NORFOLK, Va. – A Ghanaian national was sentenced on Friday to 40 months in prison for wire fraud as part of his scheme to defraud victims on a dating website.
“The defendant repeatedly and shamelessly defrauded a recently widowed victim through a variety of manipulative tactics, leaving her in financial ruins,” said Raj Parekh, Acting U.S. Attorney for the Eastern District of Virginia. “As this case demonstrates, reporting these scams to law enforcement helps us uncover the fraud schemes and bring scammers, like this defendant, to justice.”
According to court documents, Richard Yaw Dorpe, 38, posed as a single, 57-year-old man from Virginia Beach on “OurTime,” an online dating website for people over 50 years old. Dorpe purported to be a jeweler who was traveling abroad to buy gold and other jewelry before returning home to Virginia Beach. Dorpe met victim E.F., who was a 68-year-old recent widow from Chesapeake, on the website and started an online romantic relationship. Between August 2016 and January 2017, through his romantic manipulations, Dorpe convinced E.F. to send clothes, jewelry, a computer, a watch, and over $300,000 to him. Eventually, E.F. realized she was a victim of a scam, and was contacted by the FBI.
In January, Ghana approved the United States’ extradition request and the FBI brought Dorpe to the Eastern District of Virginia to face charges. Dorpe pleaded guilty to wire fraud in May.
Raj Parekh, Acting U.S. Attorney for the Eastern District of Virginia, and Brian Dugan, Special Agent in Charge of the FBI’s Norfolk Field Office, made the announcement after sentencing by U.S. District Judge Arenda Wright Allen.
Valuable assistance concerning the extradition of Dorpe from Ghana to the United States was provided by Ghana’s Economic and Organized Crime Office, the Ghana Police Service, the International Criminal Police Organization (INTERPOL), the National Security Agency of Ghana, and the Ministry of Justice and Attorney General’s Office of Ghana. Additional valuable assistance was provided by the FBI Legal Attaché Office, the DEA Country Liaison, the Regional Security Office, and staff at the U.S. Embassy in Accra, Ghana. The Justice Department’s Office of International Affairs also provided significant assistance in securing his extradition from Ghana.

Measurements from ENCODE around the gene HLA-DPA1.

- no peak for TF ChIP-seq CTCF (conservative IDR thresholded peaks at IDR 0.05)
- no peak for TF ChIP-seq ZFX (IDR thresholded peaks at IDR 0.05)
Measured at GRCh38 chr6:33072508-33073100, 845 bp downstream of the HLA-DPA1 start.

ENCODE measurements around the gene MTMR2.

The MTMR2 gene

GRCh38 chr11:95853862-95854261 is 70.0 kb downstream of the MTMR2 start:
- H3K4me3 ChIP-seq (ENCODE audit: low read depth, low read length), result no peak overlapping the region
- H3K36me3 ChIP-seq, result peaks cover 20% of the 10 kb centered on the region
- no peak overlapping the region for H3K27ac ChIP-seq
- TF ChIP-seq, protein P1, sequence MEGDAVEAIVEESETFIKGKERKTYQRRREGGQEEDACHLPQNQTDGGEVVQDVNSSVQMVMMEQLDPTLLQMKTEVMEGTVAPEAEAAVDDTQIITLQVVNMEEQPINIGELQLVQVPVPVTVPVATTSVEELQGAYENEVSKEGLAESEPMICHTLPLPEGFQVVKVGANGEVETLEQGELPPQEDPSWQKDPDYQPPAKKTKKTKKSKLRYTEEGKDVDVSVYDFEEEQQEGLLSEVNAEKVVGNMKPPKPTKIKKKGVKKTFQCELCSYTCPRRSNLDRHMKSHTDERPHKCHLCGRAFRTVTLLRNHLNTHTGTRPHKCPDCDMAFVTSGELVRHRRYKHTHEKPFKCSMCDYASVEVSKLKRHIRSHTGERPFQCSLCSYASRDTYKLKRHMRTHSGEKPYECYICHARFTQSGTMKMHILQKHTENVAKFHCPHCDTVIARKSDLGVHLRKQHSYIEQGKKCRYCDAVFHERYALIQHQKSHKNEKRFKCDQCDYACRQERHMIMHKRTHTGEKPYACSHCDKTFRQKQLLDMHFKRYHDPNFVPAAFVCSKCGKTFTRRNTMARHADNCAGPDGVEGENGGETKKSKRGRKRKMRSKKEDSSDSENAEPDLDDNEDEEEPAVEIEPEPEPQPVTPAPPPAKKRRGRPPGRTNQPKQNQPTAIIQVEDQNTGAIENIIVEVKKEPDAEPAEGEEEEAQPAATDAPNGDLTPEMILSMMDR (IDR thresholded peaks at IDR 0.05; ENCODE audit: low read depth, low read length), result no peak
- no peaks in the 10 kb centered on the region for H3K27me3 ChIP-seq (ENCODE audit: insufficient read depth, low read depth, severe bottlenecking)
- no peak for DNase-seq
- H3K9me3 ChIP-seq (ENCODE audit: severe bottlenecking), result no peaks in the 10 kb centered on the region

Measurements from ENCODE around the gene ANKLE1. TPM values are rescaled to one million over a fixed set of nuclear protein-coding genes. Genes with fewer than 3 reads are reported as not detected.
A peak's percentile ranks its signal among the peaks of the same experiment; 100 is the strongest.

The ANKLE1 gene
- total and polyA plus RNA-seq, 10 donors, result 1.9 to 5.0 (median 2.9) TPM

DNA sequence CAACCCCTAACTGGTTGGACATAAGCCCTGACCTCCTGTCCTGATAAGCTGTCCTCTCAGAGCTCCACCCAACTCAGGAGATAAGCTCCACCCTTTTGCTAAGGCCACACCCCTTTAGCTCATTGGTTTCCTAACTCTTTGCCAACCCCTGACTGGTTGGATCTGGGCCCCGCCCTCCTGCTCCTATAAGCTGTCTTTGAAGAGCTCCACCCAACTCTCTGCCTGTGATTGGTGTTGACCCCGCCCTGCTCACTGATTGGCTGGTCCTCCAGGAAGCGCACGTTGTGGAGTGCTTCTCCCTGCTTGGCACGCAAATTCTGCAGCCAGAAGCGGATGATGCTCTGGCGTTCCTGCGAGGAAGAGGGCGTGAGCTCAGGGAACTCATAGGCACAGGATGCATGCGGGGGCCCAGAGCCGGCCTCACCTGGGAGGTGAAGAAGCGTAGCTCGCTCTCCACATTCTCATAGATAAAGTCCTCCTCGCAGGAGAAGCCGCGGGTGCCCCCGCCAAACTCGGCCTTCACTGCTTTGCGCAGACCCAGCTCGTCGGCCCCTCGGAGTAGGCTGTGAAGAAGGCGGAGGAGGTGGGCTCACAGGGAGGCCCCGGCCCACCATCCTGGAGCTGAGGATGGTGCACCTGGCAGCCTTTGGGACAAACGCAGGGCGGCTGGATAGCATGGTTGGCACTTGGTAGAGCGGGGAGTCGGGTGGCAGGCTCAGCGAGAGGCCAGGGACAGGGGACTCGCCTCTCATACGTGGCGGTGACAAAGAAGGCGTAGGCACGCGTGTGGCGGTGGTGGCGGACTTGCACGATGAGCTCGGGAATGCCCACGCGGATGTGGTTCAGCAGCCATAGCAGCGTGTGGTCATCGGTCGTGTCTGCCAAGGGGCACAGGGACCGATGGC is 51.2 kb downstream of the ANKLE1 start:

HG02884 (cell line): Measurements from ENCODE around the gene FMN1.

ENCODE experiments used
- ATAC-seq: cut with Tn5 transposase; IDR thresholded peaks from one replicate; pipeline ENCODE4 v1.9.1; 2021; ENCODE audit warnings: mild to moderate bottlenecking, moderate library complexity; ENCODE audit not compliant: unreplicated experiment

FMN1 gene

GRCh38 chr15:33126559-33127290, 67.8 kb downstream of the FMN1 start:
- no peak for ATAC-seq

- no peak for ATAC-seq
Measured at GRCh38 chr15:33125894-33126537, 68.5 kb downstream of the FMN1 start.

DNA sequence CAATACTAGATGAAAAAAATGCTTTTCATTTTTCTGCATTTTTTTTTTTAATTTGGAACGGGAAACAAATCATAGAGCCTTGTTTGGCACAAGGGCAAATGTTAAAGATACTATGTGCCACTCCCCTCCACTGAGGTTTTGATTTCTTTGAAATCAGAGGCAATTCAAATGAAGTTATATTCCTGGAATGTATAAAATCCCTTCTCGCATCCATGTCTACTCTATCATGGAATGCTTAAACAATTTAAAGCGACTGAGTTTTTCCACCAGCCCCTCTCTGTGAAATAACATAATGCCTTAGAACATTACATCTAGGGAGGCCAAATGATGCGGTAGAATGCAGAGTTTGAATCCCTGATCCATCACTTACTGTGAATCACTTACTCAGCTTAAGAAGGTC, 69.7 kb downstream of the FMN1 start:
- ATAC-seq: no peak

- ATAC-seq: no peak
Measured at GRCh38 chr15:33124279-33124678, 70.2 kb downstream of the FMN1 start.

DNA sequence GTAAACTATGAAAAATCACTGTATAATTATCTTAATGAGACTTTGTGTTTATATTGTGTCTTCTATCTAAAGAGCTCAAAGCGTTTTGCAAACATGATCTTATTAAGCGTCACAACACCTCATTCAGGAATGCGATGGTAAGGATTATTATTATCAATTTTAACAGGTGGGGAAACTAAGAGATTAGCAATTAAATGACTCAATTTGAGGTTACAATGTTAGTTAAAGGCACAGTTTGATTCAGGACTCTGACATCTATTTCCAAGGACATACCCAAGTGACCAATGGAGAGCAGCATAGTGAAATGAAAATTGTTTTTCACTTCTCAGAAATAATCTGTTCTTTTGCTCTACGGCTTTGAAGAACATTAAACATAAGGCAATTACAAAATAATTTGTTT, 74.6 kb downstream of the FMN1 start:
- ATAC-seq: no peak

Assistant U.S. Attorney Elizabeth Yusi prosecuted the case.
Combatting elder abuse and financial fraud targeted at seniors is a key priority of the Department of Justice. Elder abuse is an intentional or negligent act by any person that causes harm or a serious risk of harm to an older adult. It is a term used to describe five subtypes of elder abuse: physical abuse, financial fraud, scams and exploitation, caregiver neglect and abandonment, psychological abuse, and sexual abuse. Elder abuse is a serious crime against some of our nation’s most vulnerable citizens, affecting at least 10 percent of older Americans every year. Together with our federal, state, local, and tribal partners, the Department of Justice is steadfastly committed to combatting all forms of elder abuse and financial exploitation through enforcement actions, training and resources, research, victim services, and public awareness. This holistic and robust response demonstrates the Department’s unwavering dedication to fighting for justice for older Americans.
A copy of this press release is located on the website of the U.S. Attorney’s Office for the Eastern District of Virginia. Related court documents and information are located on the website of the District Court for the Eastern District of Virginia or on PACER by searching for Case No. 2:19-cr-53.